They start arriving at 9. First stop is the coffee pot. Next is a table laden with breakfast treats. They greet each other, happy to be together in this 10th-floor apartment in Shanghai, People’s Republic of China.
Sofas and chairs have been pushed against the outer walls of the living/dining room, and casually dressed adults and children sit on the floor. Infants are passed around.
A song leader punches out a tune on the keyboard while the words from a popular praise song are projected on the wall behind him. After lively singing and prayer, the children move to a neighboring apartment for Sunday school while a group member leads adult Bible study.
When the children return, worshipers offer prayers and share communion family by family. After the peace is passed, the Bible study leader speaks a benediction and everyone joins in a rousing closing song.
This house church is made up of expatriates who live and work in Shanghai’s Pudong neighborhood. Managers, engineers, accountants and computer experts, they’ve been sent here by multinational corporations, all hoping to cash in on their investments in China’s booming economy. Others teach at international schools for children of the “expats.” Filling a void in their spiritual life, a group from an international school started this church. They began worshiping monthly but soon went to weekly services as the group grew. Now they are outgrowing the apartment.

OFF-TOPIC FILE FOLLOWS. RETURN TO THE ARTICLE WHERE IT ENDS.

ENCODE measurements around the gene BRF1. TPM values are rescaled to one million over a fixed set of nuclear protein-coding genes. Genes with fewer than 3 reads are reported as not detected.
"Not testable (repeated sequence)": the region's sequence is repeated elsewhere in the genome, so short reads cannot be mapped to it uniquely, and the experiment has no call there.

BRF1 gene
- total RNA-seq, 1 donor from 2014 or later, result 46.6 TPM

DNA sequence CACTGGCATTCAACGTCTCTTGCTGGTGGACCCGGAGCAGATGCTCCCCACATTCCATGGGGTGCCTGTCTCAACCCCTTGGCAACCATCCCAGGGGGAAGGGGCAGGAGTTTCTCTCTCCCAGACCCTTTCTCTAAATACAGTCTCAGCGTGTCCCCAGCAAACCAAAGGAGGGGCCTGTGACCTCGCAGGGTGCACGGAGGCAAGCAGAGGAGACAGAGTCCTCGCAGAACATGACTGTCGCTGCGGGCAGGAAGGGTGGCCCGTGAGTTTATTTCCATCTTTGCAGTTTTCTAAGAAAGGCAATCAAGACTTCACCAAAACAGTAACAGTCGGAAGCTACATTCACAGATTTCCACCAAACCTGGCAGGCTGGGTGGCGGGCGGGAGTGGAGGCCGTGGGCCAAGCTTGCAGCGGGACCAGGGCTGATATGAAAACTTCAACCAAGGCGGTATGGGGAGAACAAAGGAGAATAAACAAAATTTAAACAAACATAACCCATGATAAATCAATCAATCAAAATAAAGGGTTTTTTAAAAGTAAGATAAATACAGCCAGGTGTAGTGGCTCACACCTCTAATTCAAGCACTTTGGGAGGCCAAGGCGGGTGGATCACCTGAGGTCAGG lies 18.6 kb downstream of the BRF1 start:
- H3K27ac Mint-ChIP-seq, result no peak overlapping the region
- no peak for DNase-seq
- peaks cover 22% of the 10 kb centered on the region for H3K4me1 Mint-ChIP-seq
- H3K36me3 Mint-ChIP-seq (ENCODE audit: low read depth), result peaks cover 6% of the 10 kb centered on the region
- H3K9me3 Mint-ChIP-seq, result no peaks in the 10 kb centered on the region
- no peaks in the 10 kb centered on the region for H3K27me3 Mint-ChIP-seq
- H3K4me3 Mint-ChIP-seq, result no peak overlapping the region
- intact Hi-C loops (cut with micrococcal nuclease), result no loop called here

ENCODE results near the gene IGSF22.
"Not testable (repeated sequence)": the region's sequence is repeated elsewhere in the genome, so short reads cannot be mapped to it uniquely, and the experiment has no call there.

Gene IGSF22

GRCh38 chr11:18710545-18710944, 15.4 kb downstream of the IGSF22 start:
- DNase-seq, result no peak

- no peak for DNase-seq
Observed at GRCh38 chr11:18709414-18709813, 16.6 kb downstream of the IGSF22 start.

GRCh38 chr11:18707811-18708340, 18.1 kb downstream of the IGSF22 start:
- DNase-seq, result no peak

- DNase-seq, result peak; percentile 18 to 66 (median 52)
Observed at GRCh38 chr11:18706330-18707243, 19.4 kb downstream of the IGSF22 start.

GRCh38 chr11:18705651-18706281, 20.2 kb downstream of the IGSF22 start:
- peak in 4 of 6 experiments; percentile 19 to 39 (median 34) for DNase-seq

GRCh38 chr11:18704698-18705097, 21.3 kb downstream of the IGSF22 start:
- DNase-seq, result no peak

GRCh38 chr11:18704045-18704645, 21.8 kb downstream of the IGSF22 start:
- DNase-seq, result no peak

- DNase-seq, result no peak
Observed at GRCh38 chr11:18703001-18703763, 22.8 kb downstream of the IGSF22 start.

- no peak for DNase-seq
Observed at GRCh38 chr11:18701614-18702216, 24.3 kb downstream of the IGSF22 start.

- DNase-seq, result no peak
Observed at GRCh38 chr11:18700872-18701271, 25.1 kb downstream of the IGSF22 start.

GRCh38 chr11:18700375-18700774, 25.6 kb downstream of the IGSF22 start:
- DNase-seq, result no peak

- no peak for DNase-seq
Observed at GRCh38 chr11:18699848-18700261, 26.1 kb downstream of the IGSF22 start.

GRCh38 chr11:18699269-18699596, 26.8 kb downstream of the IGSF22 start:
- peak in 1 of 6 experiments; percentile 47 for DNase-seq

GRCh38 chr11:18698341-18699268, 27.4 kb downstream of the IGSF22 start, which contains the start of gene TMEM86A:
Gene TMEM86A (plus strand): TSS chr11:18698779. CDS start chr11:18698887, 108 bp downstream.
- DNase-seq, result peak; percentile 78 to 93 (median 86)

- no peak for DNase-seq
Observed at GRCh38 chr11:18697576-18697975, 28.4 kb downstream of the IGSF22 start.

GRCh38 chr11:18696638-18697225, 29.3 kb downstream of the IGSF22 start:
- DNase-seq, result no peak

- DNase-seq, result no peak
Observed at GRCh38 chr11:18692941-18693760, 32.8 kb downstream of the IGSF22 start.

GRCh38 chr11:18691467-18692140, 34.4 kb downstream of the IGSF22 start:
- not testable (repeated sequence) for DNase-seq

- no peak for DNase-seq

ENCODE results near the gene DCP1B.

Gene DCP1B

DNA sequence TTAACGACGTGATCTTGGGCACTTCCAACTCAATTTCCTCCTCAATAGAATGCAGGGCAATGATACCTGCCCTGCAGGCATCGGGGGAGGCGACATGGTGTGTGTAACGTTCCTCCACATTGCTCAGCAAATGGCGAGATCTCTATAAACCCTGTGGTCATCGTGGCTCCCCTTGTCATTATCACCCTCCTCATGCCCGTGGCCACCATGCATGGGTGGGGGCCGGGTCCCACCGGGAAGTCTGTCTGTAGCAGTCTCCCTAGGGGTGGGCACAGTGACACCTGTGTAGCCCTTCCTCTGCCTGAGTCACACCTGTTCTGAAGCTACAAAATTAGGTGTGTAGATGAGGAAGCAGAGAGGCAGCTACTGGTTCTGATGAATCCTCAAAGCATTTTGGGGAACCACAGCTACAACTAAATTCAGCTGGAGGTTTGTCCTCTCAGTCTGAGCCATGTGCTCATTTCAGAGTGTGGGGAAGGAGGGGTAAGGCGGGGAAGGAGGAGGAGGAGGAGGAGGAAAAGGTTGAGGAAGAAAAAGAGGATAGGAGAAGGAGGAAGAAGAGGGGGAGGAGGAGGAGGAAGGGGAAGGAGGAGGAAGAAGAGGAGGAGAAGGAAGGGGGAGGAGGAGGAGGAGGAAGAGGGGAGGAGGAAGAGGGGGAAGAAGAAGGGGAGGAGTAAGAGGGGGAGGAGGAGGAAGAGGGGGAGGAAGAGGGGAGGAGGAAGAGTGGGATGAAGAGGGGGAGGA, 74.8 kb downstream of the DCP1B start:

Now this congregation has a unique opportunity. The Chinese government is building a church for Christians in Pudong. So the house church formed a committee to explore the possibility of using part of the building for ecumenical English-language services.
The approach is clearly different from the way the ELCA operates in the U.S. The ELCA Division for Outreach determines the best area for a mission and assigns a pastor/developer to begin assembling a congregation. Then at a crucial moment, the fledgling congregation buys land and builds. In China the government determines the location—often a former church building seized at some point and put to another use. Once restored, the building is turned over to the “Three-Self Church,” China’s national Protestant church, and reopened.
Pedong’s church is entirely new construction. It has a name, Abundant Grace Church, and two handsome worship spaces—a sanctuary for 1,200 people and chapel for 300—plus classrooms, offices and fellowship space. But it doesn’t yet have a pastor or members. If history repeats itself, and it likely will, this church will be packed the Sunday its doors open. Until then the house church will offer praise from the 10th floor.
© 2016 Augsburg Fortress, Publishers